Preparing for disasters is crucial

A tornado warning sounds, and you have to get to safety quickly. An anhydrous ammonia tanker crashes near your home, and you’re told to shelter in place. The power goes out, and you have food in the fridge or livestock fans to run.

September is National Preparedness Month, and it’s a great time to prepare your family and home for various disasters that might come your way.

The Federal Emergency Management Agency and Extension Disaster Education Network recommend the following:

Be informed

Have a weather alert radio that will provide tornado, flood and other warnings.

Keep your cell phone charged and with you to receive wireless emergency alert texts.

Know what your city or county plans are for disasters that may strike your area.

Design homes for disasters that are more likely to strike your area; for example, landscape to reduce the chances of wildfire or slope yards away from homes so rain flows away.

Build a kit

In case of disaster, emergency responders can’t reach everyone immediately. Every family should be prepared to be on its own for at least three days. Gather these supplies, and store them together:

Water – 1 gallon of water per person per day for at least three days, for drinking and sanitation

Food – at least a three-day supply of nonperishable food

Battery-powered or hand-crank radio and a NOAA Weather Radio with tone alert and extra batteries for both

Flashlight and extra batteries

First aid kit

Whistle to signal for help

Dust mask to help filter contaminated air, and plastic sheeting and duct tape to shelter in place

Moist towelettes, garbage bags and plastic ties for personal sanitation

Wrench or pliers to turn off utilities

Manual can opener for food

Local maps in case you are not familiar with the evacuation route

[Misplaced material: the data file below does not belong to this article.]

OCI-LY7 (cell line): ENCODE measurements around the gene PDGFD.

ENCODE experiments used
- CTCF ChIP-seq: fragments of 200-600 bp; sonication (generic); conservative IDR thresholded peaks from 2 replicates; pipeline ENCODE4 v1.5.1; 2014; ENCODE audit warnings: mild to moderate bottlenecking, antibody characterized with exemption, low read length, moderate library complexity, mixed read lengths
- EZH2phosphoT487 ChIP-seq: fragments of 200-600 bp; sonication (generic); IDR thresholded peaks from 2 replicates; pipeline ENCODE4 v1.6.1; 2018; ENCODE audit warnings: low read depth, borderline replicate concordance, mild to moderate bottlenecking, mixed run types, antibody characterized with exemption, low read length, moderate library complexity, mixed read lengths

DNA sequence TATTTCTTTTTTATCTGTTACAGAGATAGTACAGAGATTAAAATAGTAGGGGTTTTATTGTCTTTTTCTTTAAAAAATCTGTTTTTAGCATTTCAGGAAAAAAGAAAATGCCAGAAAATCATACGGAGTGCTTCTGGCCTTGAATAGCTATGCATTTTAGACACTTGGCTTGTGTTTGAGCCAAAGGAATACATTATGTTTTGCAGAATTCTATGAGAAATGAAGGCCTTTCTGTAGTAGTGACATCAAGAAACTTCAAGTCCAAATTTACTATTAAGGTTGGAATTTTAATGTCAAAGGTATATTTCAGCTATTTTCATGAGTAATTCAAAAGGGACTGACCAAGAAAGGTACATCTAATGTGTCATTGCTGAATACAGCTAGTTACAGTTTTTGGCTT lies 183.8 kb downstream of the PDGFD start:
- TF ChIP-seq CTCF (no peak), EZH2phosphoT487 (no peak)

Cell phone with chargers, inverter or solar charger

You also may need to include:

Prescriptions and over-the-counter medications

Books and other activities to keep children and adults busy

Pet food and other supplies


Important family documents such as passports or birth certificates and insurance policies

Any other items that you might need to be in your home on

your own for three days. See a list of possibilities at (

Make a plan

Talk to your family about what you would do in case of disaster, and write out that plan.

Home fire – Make sure each family member knows how to escape from every room, and agree on a place to meet.

Tornado warning – If you don’t have a basement or safe room, prepare a space without windows in the lowest level of your home.

Meeting places – If your family members are scattered when disaster strikes, agree on a place to meet because you may not be able to contact each other.

Out-of-state contact – Because calling or texting far away often is easier than locally after a disaster, agree on an out-of-state contact everyone should check in with.

Important documents – Gather insurance documents, birth certificates, passports, a recent bank statement, wills, recent tax returns and other important documents, and store them in a waterproof and fireproof container.

Pets – Know where to take your pet if you must evacuate. Disaster shelters will not allow pets because of health and safety regulations.

Being prepared for disasters that may affect your community or home will give you peace of mind and help you cope if a disaster does occur.

To learn more, go to (

(Ellen M. Bjelland is an extension agent in Family and Consumer Science with the Ward County office of the North Dakota State University Extension Service.)